There is a saying that 'No man is an island'. Today, particularly, we are becoming aware of our global connections if not our global responsibilites. In the past, of course, England had strong links with the Continent - not always peacefully motivated, it must be admitted. But we were able to speak French and Latin as well as English in the courts here. So the present climate of 'knitting up' together has something of déjà vu about it, even if it is now essential to do so. From the Christian point of view, of course, there should be a realistic internationalism about our way of going about things. We belong to one another in a deeper sense than that espoused by the global market. Christianity stands for the acceptance of all humankind under the single rule of God. 'Your kingdom come' is an often repeated phrase from the Lord's prayer. When first spoken by Jesus he intended it to be understood as the continuation of the kingdom 'for all' which was to be s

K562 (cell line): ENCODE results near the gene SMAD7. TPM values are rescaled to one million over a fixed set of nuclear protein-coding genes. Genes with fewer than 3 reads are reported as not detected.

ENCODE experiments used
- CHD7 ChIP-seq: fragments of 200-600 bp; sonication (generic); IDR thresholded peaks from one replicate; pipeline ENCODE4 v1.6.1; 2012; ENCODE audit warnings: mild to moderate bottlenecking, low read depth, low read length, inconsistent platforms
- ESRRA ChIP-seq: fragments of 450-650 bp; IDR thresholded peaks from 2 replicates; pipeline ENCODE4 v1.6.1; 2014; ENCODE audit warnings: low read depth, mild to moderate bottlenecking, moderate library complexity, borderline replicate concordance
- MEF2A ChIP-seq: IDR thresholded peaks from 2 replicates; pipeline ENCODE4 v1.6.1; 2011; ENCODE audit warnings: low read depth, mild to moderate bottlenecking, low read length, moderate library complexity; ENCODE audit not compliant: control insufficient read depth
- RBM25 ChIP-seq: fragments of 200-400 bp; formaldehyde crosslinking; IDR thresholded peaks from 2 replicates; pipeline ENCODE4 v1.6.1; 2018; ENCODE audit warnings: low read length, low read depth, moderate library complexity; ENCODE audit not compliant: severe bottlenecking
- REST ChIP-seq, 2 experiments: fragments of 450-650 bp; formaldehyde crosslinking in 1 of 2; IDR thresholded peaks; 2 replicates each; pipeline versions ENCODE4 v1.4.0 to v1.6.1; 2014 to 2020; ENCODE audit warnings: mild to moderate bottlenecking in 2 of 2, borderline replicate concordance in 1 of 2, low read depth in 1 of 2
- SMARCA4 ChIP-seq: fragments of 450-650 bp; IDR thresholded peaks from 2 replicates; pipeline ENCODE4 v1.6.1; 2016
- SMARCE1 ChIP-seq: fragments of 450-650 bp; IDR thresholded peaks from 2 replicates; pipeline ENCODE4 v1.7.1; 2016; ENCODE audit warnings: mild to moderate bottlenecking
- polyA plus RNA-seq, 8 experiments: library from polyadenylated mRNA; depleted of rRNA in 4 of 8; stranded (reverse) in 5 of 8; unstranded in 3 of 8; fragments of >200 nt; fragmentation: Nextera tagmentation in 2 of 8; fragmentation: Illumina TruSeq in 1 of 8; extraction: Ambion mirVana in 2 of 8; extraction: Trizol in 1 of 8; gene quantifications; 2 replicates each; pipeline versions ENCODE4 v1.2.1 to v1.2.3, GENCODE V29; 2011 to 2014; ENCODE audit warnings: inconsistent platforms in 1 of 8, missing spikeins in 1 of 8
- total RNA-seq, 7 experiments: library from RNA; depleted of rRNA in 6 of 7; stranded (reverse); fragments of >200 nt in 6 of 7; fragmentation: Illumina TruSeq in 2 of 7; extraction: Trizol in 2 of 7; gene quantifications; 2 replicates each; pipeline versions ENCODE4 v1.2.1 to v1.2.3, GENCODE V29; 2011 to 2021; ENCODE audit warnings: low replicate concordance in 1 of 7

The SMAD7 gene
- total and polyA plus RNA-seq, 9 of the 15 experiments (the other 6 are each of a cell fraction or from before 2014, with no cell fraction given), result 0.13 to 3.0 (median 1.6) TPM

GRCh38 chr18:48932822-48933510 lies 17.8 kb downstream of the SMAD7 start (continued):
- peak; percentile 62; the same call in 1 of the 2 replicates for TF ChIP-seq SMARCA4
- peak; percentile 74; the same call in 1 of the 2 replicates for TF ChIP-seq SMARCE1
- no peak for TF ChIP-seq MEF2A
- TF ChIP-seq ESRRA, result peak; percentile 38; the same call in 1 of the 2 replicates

een in his own selfless and God orientated life - and death. Today, in the struggle of nations to come to a self identity after centuries of oppression and violent struggle, the Christian 'good news' of the kingdom for all, announced and inaugurated by Jesus, seems as far off as ever of realisation. But that would be a very superficial judgement. Through the centuries the Christian church has made disciples for Jesus. Admittedly, the track record of the Christian church throughout the centuries is not without much spot and stain. But, one by one, Christians became the ambassadors of God's kingdom. For many of them this was a heroic task - to show the grace, mercy and lovingkindness of God to all in the name of Jesus Christ. The challenge today is perhaps even greater - to belong to Jesus as a member of the community of Christians which we call Church and to seek to make the truth of the gospel radiate from within the church, first of all by the expression of our faith in worship with Christ and then as he sen
ds us out to witness to him and to the Father's kingdom present among us.